It’s clear why the Day of Atonement is considered the holiest day of the year. For us as Believers in the eternal High Priest Yeshua/Jesus, this day is a beautiful reminder of His sacrifice. According to Hebrews Chapters 3-10, Yeshua, as High Priest, brought His own blood to the heavenly Ark of the Covenant and sprinkled it there as an eternal atonement for those who accept Him. Hebrews 9:16-28 is one of the most beautiful images of how Yeshua fulfilled that commandment of God—not only on earth, but also in heaven.
Yom Kippur Video – This video clip, which was produced especially for the Jewish High Holidays, shows the IDF Chief Cantor and IDF Soldiers singing the prayer “Unetanneh Tokef” in the Great Synagogue in Tel Aviv. This prayer is part of the liturgy recited on Yom Kippur, which concerns God determining who will die and who will live in the coming year. This video features footage of the Yom Kippur War and one of its heroes, Brig. Gen. (res.) Avigdor Kahalani, who was a battalion commander in the Armored Brigade, fought in the battle of the Valley of Tears, and was awarded a Medal of Valor.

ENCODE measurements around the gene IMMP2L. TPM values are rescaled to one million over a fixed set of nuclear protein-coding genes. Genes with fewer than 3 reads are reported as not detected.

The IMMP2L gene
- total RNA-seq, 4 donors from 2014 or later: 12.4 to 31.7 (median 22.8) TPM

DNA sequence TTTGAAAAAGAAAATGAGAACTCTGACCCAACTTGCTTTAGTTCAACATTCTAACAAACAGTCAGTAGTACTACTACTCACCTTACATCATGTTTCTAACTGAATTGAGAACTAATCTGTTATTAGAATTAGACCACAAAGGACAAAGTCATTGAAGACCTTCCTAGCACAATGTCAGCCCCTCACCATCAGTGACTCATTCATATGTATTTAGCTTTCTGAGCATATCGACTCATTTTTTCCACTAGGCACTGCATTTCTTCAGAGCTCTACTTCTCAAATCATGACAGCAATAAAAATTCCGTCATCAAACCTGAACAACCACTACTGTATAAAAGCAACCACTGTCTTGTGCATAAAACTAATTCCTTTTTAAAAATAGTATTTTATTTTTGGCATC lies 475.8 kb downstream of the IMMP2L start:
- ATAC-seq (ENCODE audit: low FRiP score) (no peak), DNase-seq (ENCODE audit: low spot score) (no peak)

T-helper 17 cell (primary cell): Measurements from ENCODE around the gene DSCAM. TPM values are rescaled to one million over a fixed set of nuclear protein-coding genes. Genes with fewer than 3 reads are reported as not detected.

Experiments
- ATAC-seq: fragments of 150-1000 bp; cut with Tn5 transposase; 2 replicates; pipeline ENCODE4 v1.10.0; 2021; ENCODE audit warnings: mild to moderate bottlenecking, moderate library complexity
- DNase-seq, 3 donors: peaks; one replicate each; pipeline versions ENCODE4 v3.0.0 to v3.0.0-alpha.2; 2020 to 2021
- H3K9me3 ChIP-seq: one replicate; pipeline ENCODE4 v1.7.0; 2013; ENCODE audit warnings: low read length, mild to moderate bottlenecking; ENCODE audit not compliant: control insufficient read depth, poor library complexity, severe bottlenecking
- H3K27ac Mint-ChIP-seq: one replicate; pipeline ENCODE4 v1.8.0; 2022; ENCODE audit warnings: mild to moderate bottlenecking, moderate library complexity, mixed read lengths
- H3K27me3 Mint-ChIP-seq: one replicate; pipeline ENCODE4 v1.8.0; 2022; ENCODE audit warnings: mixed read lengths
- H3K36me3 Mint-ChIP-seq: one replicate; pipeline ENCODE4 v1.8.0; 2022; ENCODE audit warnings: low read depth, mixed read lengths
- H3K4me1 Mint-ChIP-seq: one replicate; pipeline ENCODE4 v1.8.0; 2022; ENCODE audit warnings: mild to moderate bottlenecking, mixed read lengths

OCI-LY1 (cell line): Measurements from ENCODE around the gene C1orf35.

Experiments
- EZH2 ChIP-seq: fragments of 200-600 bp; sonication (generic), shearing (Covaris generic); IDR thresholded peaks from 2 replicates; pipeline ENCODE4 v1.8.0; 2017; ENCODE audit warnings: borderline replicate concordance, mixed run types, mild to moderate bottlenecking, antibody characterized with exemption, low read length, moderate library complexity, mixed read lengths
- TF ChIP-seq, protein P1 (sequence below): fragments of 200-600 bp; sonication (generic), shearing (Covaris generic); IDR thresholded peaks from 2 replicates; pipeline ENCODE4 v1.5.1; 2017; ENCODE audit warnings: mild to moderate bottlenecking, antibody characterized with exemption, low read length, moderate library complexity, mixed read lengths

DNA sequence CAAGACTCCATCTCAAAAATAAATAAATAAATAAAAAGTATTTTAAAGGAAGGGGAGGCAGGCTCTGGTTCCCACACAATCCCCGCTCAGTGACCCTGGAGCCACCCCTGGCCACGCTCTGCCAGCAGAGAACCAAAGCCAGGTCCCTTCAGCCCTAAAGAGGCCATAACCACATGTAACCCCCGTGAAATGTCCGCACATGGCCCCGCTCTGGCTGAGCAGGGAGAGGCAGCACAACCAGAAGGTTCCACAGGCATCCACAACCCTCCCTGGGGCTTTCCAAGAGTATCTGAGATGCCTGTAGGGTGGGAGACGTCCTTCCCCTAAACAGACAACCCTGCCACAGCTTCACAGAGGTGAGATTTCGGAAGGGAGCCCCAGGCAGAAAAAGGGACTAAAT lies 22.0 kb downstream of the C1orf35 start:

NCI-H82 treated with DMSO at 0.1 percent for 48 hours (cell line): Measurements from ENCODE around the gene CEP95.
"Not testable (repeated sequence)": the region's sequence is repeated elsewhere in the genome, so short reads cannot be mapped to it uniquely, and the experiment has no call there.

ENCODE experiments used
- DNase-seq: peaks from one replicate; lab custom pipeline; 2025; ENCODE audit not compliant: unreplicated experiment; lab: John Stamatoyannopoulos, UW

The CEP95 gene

Oneg (Meal) in Gymnasium following the Service
Sukkot is Hebrew for Tabernacles. The last festival of the Biblical calendar, the Feast of Tabernacles also closes the holy season. And what a joyous Festival it is. For eight days the Jewish people celebrate the final harvest and God’s provision for them in the wilderness. Around the world, many Jewish families build a temporary hut called a sukkah and spend eight days eating and fellowshipping with family and friends as a reminder of their forty years in the wilderness until they reached the Promise Land–Israel. Families, or a family member, had to come to Jerusalem to celebrate, and the first and last days were sacred assemblies. Interestingly, this is the only festival God commands all of the nations to celebrate (Zechariah 14:16-19) in Jerusalem.